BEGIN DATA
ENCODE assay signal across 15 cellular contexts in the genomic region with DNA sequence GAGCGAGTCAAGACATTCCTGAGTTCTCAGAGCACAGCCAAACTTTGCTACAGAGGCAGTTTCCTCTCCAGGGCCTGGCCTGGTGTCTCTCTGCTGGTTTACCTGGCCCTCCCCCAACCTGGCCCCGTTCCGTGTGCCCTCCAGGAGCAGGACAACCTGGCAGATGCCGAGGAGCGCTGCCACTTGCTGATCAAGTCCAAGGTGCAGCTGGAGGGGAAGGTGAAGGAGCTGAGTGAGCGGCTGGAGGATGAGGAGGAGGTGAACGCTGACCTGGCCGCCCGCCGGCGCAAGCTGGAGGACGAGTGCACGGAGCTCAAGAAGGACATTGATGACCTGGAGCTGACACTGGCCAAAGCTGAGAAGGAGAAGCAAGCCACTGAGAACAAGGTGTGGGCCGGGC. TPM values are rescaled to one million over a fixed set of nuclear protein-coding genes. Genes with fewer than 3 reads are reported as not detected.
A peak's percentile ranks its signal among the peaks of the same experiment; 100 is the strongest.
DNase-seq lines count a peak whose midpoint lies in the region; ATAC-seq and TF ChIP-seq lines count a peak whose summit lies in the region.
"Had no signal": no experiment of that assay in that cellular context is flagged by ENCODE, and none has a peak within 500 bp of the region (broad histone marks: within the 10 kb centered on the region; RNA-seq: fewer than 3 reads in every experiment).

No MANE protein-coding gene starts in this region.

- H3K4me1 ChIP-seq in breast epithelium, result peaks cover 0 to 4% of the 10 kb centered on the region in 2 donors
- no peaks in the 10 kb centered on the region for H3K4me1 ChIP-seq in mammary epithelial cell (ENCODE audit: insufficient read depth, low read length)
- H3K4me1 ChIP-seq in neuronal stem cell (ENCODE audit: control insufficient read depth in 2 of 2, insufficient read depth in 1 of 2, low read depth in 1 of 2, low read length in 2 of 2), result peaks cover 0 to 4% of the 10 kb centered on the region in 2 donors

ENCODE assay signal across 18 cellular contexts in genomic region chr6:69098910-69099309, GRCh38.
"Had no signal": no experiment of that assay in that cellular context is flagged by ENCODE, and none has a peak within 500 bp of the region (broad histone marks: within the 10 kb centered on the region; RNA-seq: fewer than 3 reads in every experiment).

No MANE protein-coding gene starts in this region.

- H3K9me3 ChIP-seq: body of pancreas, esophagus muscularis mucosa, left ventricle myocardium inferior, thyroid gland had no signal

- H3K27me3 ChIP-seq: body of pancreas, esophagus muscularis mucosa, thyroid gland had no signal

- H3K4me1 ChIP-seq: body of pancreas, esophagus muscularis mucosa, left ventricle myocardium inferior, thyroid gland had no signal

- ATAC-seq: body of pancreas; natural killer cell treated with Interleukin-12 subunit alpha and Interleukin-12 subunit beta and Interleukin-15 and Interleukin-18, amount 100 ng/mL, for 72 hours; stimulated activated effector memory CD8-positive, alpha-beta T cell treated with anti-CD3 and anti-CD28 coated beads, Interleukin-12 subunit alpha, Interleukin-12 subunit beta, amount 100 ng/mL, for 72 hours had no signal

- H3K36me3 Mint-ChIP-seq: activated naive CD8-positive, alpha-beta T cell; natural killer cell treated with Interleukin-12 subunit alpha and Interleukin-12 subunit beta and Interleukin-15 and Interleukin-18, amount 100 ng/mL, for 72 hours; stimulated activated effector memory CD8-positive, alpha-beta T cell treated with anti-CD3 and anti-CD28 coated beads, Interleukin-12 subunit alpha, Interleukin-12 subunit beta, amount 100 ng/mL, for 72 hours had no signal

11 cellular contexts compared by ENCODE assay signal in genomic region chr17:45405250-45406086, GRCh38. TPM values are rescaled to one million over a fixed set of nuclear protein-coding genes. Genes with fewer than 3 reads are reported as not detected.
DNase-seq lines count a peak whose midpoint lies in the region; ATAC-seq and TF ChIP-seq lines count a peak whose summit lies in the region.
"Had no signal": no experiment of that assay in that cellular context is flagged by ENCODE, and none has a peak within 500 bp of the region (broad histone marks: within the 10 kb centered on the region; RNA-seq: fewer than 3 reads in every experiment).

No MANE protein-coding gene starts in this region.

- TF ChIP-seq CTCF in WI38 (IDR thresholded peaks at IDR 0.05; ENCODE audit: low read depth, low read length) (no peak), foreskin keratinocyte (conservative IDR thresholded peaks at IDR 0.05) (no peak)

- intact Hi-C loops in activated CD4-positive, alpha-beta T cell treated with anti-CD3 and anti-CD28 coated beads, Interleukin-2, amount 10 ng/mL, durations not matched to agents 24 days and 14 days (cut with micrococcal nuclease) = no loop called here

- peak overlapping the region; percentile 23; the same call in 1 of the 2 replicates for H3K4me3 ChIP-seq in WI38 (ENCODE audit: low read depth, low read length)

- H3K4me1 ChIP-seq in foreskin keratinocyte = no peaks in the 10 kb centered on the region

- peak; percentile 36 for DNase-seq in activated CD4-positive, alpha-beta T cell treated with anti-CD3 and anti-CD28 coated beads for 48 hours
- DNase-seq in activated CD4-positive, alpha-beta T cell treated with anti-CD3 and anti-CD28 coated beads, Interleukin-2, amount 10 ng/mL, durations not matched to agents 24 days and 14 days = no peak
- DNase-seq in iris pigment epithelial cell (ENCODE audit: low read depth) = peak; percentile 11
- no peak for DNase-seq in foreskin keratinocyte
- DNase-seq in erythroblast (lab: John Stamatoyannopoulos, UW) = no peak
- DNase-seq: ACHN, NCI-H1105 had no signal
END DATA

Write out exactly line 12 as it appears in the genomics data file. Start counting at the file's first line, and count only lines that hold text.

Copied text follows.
- H3K9me3 ChIP-seq: body of pancreas, esophagus muscularis mucosa, left ventricle myocardium inferior, thyroid gland had no signal